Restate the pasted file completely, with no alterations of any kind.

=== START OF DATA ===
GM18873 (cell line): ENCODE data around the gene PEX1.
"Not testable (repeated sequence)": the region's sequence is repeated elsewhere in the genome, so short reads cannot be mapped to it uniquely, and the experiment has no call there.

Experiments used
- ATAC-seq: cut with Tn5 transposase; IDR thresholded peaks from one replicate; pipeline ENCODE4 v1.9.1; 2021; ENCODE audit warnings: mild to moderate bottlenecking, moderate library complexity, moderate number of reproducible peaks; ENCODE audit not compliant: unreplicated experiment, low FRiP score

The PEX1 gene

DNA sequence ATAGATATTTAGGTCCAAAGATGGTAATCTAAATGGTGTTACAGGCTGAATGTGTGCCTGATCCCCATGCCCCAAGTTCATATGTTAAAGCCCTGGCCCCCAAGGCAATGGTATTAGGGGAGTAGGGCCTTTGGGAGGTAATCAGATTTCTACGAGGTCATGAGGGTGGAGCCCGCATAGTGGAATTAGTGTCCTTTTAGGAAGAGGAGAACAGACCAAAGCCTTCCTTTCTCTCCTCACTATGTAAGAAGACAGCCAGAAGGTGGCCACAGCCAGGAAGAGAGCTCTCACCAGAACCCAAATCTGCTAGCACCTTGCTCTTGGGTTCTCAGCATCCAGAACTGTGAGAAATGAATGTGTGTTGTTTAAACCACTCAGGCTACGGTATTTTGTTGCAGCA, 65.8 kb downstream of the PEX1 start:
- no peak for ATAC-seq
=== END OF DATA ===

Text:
GM18873 (cell line): ENCODE data around the gene PEX1.
"Not testable (repeated sequence)": the region's sequence is repeated elsewhere in the genome, so short reads cannot be mapped to it uniquely, and the experiment has no call there.

Experiments used
- ATAC-seq: cut with Tn5 transposase; IDR thresholded peaks from one replicate; pipeline ENCODE4 v1.9.1; 2021; ENCODE audit warnings: mild to moderate bottlenecking, moderate library complexity, moderate number of reproducible peaks; ENCODE audit not compliant: unreplicated experiment, low FRiP score

The PEX1 gene

DNA sequence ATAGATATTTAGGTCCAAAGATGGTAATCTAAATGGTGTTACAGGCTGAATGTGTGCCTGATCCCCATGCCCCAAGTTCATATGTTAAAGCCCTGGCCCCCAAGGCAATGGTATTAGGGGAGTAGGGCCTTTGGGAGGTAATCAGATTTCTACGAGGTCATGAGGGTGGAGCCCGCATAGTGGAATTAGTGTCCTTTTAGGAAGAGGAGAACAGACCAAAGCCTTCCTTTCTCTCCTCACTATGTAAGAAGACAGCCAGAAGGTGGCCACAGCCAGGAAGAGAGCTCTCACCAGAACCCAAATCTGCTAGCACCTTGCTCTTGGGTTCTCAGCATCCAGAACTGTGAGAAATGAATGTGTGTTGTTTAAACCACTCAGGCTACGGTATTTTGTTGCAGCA, 65.8 kb downstream of the PEX1 start:
- no peak for ATAC-seq